Street art or graffiti is broadly defined as an artistic expression which is mainly connected to intervention in the city landscape. Its popularity raised through prominent, well known figures such as Banksy or Keith Haring whose works are preserved in cities across the world as well as exhibited by museums. Historically street art evolved in America, 1960’s, with significantly high activity levels in New York and Los Angeles. Generally speaking, street art is historical tradition of painting murals and tagging, writing and stencilling in public spaces. It is an art form often performed within the city landscape where the walls of the city are used as canvas or a stage setting for the artist’s self-expression. Through writings, the expression of social criticism or protest and ongoing communication to a specific group rigorously takes place. Its adrenaline related illegally situational practice is thriving through the intention of personal expression.
Not too long ago, there had been a shift of perception from graffiti as ‘vandalism’ towards graffiti as an aesthetic practice. Often purposively selected artworks are used to develop the city landscape and city identity. The artist in this case is playing a social role while reflecting on cultural and social background. And city landscape is a shared domain shaping inhabitants’ life. That can support the creation of the city areas which otherwise would be abandoned – it can raise the level of creativity and attract interest to the area through visual practices. It is important to preserve these pictorial practices of graffiti art and deliver its true contexts to new audiences, educate them and help them to understand the language of graffiti artist sub-cultures.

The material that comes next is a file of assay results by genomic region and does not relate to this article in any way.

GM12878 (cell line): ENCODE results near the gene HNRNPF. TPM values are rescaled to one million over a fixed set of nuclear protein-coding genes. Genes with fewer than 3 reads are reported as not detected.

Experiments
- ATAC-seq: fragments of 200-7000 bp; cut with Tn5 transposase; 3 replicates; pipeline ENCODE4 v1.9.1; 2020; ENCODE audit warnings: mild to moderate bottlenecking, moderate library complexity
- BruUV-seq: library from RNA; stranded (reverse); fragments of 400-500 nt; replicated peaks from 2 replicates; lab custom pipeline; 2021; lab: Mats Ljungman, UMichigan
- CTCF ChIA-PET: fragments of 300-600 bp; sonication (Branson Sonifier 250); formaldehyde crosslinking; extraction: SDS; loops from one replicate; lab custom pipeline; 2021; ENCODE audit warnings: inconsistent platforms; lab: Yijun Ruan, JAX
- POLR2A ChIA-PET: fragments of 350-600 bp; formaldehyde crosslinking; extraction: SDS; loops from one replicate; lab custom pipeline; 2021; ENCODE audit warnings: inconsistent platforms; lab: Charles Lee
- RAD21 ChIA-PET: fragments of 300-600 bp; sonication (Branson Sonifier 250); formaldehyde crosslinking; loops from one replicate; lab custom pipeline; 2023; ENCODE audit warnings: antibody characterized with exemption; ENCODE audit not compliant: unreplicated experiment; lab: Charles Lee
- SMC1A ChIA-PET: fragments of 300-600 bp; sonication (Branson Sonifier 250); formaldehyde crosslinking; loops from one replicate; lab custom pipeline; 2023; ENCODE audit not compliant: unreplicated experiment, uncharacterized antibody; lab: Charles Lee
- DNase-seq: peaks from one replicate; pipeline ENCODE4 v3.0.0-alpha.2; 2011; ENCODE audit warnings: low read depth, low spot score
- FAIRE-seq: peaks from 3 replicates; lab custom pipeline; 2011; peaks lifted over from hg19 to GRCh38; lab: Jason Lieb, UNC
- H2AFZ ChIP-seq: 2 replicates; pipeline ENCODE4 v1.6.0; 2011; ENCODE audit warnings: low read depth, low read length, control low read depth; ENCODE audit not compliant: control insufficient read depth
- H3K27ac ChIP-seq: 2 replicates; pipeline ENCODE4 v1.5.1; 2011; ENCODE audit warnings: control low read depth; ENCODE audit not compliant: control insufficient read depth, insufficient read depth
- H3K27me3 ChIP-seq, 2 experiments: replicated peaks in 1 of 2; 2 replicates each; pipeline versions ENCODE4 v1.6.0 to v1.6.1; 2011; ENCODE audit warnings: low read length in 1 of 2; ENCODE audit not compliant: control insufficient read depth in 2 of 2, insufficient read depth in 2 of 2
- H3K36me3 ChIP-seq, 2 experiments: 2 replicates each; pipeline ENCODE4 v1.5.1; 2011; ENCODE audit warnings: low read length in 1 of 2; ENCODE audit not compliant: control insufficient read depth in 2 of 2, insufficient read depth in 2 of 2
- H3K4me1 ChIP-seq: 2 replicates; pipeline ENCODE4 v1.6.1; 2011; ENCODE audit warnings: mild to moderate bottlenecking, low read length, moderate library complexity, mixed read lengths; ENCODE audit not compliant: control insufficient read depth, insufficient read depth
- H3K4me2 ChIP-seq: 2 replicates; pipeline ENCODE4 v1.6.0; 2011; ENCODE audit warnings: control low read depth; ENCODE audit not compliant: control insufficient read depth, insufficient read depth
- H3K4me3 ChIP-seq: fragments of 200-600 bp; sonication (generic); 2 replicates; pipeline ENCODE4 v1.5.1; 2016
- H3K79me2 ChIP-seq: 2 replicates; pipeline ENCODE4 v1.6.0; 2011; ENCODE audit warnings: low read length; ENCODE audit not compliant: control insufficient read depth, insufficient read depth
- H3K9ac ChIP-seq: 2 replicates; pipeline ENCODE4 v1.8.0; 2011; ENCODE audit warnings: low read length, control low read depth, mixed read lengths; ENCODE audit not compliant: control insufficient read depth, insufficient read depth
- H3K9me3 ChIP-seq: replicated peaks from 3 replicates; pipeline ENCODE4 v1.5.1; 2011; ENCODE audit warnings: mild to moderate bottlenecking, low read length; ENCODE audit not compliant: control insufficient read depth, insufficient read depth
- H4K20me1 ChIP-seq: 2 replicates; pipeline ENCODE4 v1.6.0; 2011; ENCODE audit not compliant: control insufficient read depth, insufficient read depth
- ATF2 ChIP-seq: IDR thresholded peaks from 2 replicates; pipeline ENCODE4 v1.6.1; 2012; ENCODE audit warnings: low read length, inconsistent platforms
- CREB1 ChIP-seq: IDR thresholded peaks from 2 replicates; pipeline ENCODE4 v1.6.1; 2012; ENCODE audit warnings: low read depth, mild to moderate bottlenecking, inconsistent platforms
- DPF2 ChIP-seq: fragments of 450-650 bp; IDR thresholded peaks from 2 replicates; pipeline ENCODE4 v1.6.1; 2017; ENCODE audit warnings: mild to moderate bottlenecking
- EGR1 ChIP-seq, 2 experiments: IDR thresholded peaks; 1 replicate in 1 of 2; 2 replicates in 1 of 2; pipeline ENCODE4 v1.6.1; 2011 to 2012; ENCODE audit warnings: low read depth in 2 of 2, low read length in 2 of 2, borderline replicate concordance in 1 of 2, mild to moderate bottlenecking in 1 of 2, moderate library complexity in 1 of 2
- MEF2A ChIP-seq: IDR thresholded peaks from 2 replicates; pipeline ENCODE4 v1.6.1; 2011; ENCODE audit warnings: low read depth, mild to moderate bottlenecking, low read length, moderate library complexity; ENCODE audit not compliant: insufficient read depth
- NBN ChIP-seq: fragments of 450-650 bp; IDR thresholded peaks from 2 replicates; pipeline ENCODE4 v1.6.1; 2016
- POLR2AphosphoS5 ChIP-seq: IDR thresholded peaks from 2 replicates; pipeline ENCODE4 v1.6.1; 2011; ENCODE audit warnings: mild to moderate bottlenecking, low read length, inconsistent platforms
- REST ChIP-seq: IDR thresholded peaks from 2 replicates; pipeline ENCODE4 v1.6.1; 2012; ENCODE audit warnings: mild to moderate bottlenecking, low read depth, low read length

Positive street art preservation practices are done in Amsterdam. As a city it is one of the most diverse in its innumerable graffiti art expressions, and the communication through this art form touches both, local and internationally important themes. In Amsterdam graffiti art scene developed in the mid 70’s as a practice of street writings such as poetic statements… ‘People die and are unhappy’… or ‘love’ related writings invited the reader to read these messages as philosophical truths. However, only few were able to read its secret code messages. Usually these practices took place in the areas where buildings were destined for destruction and remained unused. Another strong theme such as abusive language, was practiced by youth writers, mainly on the walls of restricted objects such as churches, tunnels, fences, buildings. That was definitely a social protest and scream towards others to listen to their emotion, still noticeable today if walking through city streets. However, most offensive graffiti practices were ‘cleaned’ and never preserved.
The recent technological advantages are used in favour to engage with audiences. For example, Street Art Museum Amsterdam suggests using new technological developments such as VR (Virtual reality) to interact with broader audiences and communicate the meaning of the artworks. The activities of museum included a crowd funding campaign in 2015 to preserve the artworks from Amsterdam threatened by demolition and it resulted in preservation of 457 images entirely reconstructed by the technology of 3D which further allow to represent these artworks on the digital screens. Today every visitor of Amsterdam city can participate either in Virtual reality tours or guided tours within a three-kilometre radius while viewing more than 200 contemporary street art works across the Amsterdam city areas. Without preservation graffiti art will be lost, and only meaningless spray paint marks will be decorating walls of the city.